SEATTLE — The Washington Department of Transportation just released new timelapse footage of crews unearthing the tunnel entrance near Seattle's stadium district.
More than one week into the State Route 99 closure in Seattle, contractors are making "good progress" on tunnel ramp construction, according to WSDOT
“Overall, work is proceeding as planned,” said Laura Newborn, spokesperson for the viaduct replacement program.
In a matter of days, the two detours that connected the Alaskan Way Viaduct to the southern part of SR 99 were virtually erased by new construction. Crews have excavated two ramps built and buried in 2014 in preparation for the final connection to the new tunnel.
Geofoam, which is a substitute for fill soil, was used to hold up the temporary roadway at the tunnel’s south portal.
“It’s been a few short days, and suddenly this site looks completely different,” said Dave Sowers, deputy administrator for the tunnel project. “Some of those activities are ahead of schedule.”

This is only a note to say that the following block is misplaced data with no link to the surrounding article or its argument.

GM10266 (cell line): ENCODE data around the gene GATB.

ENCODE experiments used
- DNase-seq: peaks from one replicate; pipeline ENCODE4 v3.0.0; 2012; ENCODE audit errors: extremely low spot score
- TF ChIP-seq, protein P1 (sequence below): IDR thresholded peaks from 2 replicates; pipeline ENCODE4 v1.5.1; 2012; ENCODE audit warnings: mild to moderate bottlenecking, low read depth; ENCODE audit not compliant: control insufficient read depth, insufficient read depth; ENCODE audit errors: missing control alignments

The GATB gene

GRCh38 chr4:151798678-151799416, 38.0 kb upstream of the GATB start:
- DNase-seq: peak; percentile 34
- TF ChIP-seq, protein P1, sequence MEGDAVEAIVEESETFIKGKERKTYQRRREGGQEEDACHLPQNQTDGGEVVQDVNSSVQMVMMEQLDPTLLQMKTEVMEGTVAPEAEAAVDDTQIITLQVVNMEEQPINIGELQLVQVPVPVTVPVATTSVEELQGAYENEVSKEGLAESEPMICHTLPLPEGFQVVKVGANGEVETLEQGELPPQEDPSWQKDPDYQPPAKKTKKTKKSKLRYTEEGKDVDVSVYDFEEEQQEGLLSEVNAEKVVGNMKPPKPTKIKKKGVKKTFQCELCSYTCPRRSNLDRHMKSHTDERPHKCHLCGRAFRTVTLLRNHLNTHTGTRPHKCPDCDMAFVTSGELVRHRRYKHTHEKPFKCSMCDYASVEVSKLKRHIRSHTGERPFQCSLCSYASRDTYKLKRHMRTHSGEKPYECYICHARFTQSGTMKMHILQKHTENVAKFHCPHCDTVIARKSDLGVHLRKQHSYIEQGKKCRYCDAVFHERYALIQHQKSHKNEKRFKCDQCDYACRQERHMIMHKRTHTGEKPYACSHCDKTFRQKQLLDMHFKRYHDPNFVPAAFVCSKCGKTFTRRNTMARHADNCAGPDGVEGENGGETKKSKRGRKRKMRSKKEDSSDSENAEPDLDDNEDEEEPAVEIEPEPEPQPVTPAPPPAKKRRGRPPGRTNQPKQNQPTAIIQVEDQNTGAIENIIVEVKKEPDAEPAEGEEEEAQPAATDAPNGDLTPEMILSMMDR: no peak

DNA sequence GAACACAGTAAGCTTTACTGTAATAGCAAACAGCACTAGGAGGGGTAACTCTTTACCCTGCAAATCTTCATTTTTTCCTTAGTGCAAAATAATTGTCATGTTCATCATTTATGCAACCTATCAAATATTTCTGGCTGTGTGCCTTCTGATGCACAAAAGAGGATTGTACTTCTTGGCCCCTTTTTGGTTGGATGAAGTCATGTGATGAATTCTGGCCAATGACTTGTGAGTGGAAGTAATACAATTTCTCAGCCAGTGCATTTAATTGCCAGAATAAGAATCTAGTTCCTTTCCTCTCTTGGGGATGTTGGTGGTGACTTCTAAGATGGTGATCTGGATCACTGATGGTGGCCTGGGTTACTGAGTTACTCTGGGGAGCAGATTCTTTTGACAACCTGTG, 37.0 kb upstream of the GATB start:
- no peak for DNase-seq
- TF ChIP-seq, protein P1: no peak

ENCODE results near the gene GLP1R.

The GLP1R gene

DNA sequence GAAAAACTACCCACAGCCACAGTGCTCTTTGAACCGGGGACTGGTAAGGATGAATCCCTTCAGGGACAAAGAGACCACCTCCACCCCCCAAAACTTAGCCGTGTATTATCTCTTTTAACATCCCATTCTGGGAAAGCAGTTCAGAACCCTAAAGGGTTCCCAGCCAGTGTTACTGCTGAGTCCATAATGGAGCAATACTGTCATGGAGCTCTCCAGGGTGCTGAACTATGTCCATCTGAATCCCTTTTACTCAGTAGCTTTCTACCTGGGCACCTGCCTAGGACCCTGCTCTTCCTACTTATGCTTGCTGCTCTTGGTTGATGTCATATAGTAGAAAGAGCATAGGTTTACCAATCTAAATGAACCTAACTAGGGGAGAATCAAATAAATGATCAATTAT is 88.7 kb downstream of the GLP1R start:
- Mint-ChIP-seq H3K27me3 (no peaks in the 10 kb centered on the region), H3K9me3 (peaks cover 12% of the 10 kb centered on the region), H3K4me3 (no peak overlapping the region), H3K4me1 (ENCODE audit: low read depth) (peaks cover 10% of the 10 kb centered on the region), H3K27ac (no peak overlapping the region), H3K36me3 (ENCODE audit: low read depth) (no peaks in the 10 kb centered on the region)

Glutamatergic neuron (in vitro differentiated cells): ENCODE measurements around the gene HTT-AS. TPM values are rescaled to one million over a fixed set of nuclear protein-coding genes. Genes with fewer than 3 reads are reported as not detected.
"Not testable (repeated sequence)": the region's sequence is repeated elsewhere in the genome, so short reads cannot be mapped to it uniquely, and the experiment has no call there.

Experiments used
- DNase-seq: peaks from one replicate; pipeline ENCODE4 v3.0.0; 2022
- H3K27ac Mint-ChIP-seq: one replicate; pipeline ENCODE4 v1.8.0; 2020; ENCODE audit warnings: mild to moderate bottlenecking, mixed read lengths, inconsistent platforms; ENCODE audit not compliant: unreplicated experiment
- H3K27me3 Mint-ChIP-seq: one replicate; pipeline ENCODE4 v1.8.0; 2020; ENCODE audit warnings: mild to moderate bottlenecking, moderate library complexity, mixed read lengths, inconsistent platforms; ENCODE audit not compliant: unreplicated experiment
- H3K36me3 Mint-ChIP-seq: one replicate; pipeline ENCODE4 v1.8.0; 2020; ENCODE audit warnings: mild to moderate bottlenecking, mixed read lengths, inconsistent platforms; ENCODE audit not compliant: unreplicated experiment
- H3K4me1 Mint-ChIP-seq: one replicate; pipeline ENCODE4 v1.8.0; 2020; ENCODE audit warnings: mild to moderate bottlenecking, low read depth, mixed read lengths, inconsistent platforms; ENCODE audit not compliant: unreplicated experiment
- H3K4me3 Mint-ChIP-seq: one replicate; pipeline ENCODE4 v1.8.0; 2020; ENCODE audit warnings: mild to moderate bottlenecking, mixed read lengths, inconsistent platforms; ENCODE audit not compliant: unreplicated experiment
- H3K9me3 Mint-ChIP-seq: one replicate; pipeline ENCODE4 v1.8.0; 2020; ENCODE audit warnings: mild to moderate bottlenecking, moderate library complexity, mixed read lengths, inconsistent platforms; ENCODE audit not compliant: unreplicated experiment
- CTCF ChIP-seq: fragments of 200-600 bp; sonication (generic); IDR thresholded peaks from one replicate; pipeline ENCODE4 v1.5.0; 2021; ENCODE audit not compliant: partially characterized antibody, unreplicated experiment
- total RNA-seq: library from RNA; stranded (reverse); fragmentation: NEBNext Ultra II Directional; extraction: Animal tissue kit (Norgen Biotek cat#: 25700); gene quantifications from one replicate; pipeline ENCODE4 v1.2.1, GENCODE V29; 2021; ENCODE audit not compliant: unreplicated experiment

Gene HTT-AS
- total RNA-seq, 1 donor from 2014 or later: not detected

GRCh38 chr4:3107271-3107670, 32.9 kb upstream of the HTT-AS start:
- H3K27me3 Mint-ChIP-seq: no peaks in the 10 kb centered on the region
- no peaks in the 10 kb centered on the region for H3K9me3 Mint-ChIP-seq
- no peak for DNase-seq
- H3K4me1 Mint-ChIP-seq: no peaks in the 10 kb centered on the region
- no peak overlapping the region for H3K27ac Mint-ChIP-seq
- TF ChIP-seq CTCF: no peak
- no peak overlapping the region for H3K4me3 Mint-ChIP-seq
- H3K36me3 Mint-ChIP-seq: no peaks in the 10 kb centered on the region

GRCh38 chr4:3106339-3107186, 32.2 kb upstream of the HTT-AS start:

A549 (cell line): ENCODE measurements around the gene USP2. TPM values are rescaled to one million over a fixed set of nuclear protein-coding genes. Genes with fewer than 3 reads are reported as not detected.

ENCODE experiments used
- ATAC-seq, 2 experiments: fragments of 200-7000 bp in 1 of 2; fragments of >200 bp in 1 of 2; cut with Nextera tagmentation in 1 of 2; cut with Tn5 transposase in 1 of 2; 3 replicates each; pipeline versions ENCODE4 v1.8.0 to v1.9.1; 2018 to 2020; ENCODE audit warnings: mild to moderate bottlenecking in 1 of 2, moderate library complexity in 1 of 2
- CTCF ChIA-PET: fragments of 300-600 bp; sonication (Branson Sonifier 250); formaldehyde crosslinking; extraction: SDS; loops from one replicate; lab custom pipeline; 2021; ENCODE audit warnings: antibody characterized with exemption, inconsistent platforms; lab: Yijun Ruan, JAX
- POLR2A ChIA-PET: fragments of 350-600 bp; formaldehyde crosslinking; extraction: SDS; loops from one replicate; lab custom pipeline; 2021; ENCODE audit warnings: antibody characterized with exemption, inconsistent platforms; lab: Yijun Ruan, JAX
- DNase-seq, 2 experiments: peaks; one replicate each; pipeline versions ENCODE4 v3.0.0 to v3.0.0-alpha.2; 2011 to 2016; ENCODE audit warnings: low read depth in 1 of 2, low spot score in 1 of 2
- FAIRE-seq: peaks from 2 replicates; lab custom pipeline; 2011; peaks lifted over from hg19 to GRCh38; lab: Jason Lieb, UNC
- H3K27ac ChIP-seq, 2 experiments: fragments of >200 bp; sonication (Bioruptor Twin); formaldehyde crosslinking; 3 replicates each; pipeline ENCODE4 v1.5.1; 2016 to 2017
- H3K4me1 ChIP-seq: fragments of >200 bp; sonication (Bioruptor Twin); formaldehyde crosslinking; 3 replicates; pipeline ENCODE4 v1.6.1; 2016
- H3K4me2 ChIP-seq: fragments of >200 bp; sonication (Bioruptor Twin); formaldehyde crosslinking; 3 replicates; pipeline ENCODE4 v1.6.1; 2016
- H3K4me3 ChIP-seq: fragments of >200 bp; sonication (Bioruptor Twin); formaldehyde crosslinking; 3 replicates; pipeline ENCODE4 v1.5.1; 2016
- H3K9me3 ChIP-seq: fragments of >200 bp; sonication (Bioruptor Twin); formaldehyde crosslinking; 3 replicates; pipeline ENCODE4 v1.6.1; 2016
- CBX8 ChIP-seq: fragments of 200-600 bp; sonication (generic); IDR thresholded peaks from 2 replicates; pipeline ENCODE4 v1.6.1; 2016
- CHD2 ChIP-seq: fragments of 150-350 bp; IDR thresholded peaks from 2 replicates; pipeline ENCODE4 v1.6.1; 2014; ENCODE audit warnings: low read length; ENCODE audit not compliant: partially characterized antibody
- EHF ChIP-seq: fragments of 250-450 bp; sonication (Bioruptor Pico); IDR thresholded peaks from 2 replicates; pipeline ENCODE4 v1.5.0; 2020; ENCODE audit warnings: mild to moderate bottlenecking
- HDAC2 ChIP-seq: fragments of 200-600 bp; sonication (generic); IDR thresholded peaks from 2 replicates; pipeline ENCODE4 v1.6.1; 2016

Aerial footage captured crews laying down additional geofoam Tuesday for the new northbound SR 99 off-ramp to South Dearborn Street. Once all that geofoam is in, crews can then pour concrete on top to build the roadway.
Striping is also underway for portions of new roadway, according to Newborn. Crews will then focus on installing highway barriers and pouring concrete.
Construction started the night of January 11, as three shifts went to work at both ends of the tunnel to try and make the opening of the new tunnel as short as possible. So far, so good as contractors have had good weather, and even unusually warm temperatures during daylight hours.
However, there are things that could go wrong, and the weather tops the list. But even if the weather holds, why will it still take another two and a half weeks to make the connection?
That answer focuses on the time it takes for concrete to cure.
“Partly, it's the thickness of the slab. This isn't just some Redi-Mix in a bucket. This is 14 to 12-inch slabs that take time to cure,” said Sowers.
The concrete could prove to be one of the most time-consuming aspects of the process, as it’s expected to take more than a week for the concrete to cure before it’s safe for cars to drive on.
Sowers said his worst fear is a sustained cold snap with temperatures below freezing. That might force the contractor to bring out blankets and heaters to put over the concrete.
However, a few hours or overnight frost as we’ve seen in recent days are not a problem, Sowers said.
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